The virus was first identified in pigs in the Philippines last year, at which point two farms were closed and blood samples collected from 6,000 pigs and 50 workers. From those, four pigs and one worker tested positive, says Francisco Duque, the Philippine health secretary. In January, a new round of testing turned up four more infected men who worked on pig farms and in slaughterhouses.
Domesticated pigs got their stripes and spots and other distinctive markings thanks to deliberate breeding efforts by the earliest farmers over the course of thousands of years, according to a new study of pig genetics. While there’s no clear evidence of what motivated those early farmers to change their pigs’ coats, study coauthor Greger Larson says a number of possible reasons present themselves. “One is that it facilitated animal husbandry since it is easier to keep track of livestock that are not camouflaged. Another could be that it has acted as a metaphor for the improved characteristics of the early forms of livestock compared with their wild ancestors.” But another possibility, Larson said, “is that the early farmers were as amused and as taken with biological novelty and diversity as we are today” [HealthDay News].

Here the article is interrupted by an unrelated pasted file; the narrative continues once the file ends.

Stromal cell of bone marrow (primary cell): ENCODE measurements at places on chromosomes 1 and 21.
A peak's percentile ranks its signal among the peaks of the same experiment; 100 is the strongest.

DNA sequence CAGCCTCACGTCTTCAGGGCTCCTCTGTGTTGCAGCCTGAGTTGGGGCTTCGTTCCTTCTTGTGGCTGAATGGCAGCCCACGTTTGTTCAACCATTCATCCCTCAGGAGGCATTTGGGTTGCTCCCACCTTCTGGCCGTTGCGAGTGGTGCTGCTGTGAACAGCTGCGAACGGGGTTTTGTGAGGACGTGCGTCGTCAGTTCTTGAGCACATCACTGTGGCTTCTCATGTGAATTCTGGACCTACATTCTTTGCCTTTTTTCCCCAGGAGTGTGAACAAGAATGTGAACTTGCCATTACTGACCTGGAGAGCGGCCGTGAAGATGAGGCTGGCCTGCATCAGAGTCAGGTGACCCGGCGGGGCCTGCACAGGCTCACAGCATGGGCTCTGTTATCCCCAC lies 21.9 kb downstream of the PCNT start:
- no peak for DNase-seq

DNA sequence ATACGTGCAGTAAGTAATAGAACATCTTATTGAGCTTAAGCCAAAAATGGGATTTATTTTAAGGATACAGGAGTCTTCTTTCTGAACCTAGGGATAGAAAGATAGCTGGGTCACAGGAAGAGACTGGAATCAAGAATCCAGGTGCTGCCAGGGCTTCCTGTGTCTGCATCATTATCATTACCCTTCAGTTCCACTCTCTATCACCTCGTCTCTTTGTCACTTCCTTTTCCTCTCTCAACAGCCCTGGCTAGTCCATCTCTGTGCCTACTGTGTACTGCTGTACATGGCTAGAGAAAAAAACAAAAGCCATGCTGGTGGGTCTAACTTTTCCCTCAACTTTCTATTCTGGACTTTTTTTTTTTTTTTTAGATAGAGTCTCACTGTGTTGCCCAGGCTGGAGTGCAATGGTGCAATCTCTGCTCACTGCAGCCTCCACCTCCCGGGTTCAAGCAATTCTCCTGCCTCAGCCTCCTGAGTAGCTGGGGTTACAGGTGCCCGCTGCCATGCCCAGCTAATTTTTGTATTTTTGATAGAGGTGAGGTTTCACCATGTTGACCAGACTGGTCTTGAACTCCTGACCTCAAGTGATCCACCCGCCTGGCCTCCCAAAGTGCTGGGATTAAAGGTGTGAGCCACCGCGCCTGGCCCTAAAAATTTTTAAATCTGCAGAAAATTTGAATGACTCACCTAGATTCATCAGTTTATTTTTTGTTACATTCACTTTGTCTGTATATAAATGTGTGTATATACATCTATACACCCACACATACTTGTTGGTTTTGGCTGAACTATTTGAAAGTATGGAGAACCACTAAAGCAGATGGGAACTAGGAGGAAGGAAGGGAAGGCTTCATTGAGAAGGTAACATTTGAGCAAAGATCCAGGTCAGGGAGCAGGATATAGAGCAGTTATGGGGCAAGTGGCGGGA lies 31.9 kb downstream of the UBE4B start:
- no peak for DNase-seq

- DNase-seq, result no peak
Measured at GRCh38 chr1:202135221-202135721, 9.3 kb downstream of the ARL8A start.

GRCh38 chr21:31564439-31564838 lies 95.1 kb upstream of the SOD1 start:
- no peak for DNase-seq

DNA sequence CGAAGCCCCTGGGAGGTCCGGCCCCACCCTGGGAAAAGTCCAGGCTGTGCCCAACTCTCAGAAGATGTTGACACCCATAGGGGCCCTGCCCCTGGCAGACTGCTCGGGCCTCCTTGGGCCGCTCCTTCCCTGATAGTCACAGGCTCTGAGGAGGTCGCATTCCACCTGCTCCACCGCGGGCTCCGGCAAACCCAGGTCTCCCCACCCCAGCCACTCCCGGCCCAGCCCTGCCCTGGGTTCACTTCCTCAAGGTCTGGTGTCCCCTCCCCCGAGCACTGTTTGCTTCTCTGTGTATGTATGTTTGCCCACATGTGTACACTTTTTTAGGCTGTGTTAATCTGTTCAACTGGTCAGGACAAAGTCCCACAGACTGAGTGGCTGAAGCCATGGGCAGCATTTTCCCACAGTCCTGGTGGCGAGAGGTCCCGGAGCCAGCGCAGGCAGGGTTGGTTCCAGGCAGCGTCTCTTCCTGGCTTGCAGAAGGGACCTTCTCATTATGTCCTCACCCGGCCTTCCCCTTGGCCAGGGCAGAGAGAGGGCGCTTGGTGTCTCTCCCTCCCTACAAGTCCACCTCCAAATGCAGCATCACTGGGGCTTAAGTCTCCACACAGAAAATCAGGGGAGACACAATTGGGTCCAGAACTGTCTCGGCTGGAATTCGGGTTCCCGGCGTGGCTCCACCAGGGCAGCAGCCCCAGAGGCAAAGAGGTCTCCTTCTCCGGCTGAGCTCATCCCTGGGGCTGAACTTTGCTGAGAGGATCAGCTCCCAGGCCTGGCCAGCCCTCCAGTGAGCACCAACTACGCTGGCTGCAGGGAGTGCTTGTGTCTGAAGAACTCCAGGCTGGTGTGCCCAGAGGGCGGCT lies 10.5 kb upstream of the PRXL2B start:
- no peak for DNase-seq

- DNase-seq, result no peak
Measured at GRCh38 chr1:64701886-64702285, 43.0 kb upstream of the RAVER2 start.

Novelty may have been the desired characteristic in the first agricultural settlements, but in the wild opposite forces were at work to produce pigs with a consistent brown-black color that served as camouflage. “Every time a gene mutation arose in the wild causing coat colour to change, it was eliminated immediately,” says Greger Larson…. “So if a black piglet showed up, that was the one picked off by a predator” [New Scientist].